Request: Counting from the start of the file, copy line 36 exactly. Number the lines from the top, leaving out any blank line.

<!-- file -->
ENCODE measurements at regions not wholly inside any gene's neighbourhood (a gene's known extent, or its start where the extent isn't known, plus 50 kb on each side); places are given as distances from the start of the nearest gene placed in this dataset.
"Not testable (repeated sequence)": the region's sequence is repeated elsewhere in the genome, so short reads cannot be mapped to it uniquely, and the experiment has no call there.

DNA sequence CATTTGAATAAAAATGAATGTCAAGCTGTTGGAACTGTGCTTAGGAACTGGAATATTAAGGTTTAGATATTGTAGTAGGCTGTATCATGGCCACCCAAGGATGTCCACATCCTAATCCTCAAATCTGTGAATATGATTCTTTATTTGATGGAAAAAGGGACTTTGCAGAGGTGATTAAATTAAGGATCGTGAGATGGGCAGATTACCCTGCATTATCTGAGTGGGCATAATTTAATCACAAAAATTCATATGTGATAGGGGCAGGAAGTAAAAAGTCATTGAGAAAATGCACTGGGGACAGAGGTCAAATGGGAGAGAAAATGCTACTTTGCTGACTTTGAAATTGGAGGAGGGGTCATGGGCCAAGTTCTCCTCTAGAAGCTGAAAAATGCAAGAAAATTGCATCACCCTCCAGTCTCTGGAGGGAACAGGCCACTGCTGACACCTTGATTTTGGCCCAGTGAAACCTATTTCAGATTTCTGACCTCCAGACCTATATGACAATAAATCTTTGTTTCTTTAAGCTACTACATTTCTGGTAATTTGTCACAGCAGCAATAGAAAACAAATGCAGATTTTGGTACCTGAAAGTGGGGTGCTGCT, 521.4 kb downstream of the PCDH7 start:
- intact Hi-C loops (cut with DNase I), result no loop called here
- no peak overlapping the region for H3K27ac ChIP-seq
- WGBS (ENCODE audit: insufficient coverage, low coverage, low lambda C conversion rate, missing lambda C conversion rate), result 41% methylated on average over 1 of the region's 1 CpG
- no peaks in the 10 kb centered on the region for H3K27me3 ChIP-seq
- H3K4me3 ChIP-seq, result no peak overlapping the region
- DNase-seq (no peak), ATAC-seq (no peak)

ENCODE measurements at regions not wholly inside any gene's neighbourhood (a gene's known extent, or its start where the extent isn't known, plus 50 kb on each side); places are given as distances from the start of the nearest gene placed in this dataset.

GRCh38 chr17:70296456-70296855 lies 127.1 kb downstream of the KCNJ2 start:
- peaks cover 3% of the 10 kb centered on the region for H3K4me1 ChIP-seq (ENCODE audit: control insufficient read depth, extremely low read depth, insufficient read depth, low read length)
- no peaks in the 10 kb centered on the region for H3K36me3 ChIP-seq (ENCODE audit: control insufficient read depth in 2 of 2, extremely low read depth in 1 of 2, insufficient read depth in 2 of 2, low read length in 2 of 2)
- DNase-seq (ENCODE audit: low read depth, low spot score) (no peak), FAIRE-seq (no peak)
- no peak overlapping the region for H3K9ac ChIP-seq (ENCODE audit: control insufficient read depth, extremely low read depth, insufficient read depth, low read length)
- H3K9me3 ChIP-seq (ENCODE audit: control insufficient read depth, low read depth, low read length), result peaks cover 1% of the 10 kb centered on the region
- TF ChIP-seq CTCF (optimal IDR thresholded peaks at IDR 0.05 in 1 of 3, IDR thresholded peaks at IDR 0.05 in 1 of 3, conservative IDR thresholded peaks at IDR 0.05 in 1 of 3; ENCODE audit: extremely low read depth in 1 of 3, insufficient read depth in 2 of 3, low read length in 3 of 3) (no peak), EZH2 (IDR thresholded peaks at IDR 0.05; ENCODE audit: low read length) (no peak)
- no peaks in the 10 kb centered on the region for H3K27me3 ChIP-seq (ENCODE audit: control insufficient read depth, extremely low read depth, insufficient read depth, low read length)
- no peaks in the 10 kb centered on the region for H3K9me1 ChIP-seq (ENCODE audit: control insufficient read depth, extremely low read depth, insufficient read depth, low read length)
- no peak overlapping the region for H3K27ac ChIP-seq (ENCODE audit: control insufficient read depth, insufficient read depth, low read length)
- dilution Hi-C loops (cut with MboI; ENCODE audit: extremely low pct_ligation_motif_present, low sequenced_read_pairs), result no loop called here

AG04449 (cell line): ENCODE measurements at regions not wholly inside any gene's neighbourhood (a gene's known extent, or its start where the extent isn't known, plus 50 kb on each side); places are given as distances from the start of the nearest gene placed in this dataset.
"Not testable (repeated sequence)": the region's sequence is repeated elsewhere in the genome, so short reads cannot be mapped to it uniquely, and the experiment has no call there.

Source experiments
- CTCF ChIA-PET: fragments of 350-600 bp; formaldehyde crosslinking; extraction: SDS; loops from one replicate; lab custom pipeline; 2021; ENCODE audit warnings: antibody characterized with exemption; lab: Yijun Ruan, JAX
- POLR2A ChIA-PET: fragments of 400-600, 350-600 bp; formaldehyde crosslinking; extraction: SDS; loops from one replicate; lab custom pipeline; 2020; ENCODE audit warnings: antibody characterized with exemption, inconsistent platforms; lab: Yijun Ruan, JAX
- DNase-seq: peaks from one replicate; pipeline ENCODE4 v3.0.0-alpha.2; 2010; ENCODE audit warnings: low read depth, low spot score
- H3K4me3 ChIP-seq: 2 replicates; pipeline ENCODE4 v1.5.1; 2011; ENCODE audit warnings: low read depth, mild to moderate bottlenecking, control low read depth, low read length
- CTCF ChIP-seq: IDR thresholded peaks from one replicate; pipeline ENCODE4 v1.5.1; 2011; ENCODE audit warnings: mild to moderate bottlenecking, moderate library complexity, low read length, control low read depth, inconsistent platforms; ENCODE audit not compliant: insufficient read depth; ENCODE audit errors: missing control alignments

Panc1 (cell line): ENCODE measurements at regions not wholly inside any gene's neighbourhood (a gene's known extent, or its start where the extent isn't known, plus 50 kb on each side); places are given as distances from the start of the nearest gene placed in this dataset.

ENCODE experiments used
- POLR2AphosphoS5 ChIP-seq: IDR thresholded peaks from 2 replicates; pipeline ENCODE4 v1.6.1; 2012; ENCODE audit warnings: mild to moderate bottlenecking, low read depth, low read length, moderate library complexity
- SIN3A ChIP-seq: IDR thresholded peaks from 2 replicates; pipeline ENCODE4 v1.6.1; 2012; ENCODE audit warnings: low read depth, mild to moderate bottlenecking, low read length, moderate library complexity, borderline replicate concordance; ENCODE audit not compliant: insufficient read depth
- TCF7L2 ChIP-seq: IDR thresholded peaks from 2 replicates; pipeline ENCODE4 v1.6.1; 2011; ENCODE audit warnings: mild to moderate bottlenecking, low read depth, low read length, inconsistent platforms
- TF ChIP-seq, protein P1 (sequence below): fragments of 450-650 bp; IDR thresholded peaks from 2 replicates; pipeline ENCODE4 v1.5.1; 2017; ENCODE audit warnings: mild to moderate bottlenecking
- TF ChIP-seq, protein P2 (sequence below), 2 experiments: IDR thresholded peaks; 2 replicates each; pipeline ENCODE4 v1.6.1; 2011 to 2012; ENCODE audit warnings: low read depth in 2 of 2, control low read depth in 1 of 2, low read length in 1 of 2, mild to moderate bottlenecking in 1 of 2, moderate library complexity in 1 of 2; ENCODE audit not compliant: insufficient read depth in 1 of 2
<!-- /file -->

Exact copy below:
- TF ChIP-seq, protein P2 (sequence below), 2 experiments: IDR thresholded peaks; 2 replicates each; pipeline ENCODE4 v1.6.1; 2011 to 2012; ENCODE audit warnings: low read depth in 2 of 2, control low read depth in 1 of 2, low read length in 1 of 2, mild to moderate bottlenecking in 1 of 2, moderate library complexity in 1 of 2; ENCODE audit not compliant: insufficient read depth in 1 of 2